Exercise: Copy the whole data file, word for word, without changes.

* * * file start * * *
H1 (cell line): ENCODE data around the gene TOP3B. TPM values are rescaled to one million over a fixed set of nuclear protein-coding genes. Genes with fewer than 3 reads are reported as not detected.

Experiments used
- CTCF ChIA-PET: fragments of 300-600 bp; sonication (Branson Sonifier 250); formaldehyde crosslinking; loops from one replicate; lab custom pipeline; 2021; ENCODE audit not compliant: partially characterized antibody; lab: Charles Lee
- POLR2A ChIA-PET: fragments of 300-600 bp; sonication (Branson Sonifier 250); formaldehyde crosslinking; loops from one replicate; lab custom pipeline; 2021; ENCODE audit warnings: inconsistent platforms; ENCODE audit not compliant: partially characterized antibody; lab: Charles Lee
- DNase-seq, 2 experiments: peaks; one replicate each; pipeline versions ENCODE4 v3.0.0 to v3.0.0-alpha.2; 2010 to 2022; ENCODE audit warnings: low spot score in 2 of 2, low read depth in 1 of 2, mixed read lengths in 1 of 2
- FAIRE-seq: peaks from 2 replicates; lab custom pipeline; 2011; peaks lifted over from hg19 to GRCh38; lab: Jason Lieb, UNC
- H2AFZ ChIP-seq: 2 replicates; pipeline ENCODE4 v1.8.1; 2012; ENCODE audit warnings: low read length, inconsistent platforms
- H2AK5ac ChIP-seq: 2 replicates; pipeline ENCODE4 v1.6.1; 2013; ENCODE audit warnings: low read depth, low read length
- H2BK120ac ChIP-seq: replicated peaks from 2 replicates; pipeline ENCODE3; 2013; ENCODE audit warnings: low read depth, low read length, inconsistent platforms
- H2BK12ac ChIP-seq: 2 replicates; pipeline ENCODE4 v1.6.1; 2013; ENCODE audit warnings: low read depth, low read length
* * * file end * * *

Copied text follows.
H1 (cell line): ENCODE data around the gene TOP3B. TPM values are rescaled to one million over a fixed set of nuclear protein-coding genes. Genes with fewer than 3 reads are reported as not detected.

Experiments used
- CTCF ChIA-PET: fragments of 300-600 bp; sonication (Branson Sonifier 250); formaldehyde crosslinking; loops from one replicate; lab custom pipeline; 2021; ENCODE audit not compliant: partially characterized antibody; lab: Charles Lee
- POLR2A ChIA-PET: fragments of 300-600 bp; sonication (Branson Sonifier 250); formaldehyde crosslinking; loops from one replicate; lab custom pipeline; 2021; ENCODE audit warnings: inconsistent platforms; ENCODE audit not compliant: partially characterized antibody; lab: Charles Lee
- DNase-seq, 2 experiments: peaks; one replicate each; pipeline versions ENCODE4 v3.0.0 to v3.0.0-alpha.2; 2010 to 2022; ENCODE audit warnings: low spot score in 2 of 2, low read depth in 1 of 2, mixed read lengths in 1 of 2
- FAIRE-seq: peaks from 2 replicates; lab custom pipeline; 2011; peaks lifted over from hg19 to GRCh38; lab: Jason Lieb, UNC
- H2AFZ ChIP-seq: 2 replicates; pipeline ENCODE4 v1.8.1; 2012; ENCODE audit warnings: low read length, inconsistent platforms
- H2AK5ac ChIP-seq: 2 replicates; pipeline ENCODE4 v1.6.1; 2013; ENCODE audit warnings: low read depth, low read length
- H2BK120ac ChIP-seq: replicated peaks from 2 replicates; pipeline ENCODE3; 2013; ENCODE audit warnings: low read depth, low read length, inconsistent platforms
- H2BK12ac ChIP-seq: 2 replicates; pipeline ENCODE4 v1.6.1; 2013; ENCODE audit warnings: low read depth, low read length